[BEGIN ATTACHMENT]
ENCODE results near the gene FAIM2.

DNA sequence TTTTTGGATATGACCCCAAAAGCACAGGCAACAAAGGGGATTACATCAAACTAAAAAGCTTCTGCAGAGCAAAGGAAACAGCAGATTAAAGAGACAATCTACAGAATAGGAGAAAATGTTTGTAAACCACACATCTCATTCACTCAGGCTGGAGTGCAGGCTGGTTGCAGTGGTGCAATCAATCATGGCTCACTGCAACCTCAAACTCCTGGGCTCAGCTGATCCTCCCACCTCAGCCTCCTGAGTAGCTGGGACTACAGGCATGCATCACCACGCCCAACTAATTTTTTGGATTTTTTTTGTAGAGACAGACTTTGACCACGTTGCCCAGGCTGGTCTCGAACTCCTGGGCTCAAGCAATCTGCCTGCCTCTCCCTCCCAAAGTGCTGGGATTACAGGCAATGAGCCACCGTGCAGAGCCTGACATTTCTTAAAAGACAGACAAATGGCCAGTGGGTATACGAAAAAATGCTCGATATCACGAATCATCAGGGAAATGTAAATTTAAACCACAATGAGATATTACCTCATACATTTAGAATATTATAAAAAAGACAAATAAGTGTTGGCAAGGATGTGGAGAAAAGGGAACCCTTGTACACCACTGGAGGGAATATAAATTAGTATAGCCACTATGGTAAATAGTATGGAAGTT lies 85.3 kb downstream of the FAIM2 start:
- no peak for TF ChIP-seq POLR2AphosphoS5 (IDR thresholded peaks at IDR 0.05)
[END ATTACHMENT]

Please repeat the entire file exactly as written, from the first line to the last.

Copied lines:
ENCODE results near the gene FAIM2.

DNA sequence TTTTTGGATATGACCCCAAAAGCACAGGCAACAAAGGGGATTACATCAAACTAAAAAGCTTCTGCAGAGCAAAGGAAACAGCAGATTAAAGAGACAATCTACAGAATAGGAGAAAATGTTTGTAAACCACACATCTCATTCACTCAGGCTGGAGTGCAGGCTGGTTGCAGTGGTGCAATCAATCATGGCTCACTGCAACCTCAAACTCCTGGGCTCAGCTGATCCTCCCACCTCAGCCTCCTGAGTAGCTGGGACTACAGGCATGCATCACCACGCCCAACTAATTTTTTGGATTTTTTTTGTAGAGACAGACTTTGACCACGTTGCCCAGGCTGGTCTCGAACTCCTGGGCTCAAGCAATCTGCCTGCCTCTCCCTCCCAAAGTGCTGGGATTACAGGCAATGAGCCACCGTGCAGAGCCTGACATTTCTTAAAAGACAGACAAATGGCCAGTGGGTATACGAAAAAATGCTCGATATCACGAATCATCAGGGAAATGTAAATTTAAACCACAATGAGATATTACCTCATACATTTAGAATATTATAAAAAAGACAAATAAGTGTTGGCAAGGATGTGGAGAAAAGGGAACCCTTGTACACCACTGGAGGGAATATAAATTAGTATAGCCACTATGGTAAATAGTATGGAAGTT lies 85.3 kb downstream of the FAIM2 start:
- no peak for TF ChIP-seq POLR2AphosphoS5 (IDR thresholded peaks at IDR 0.05)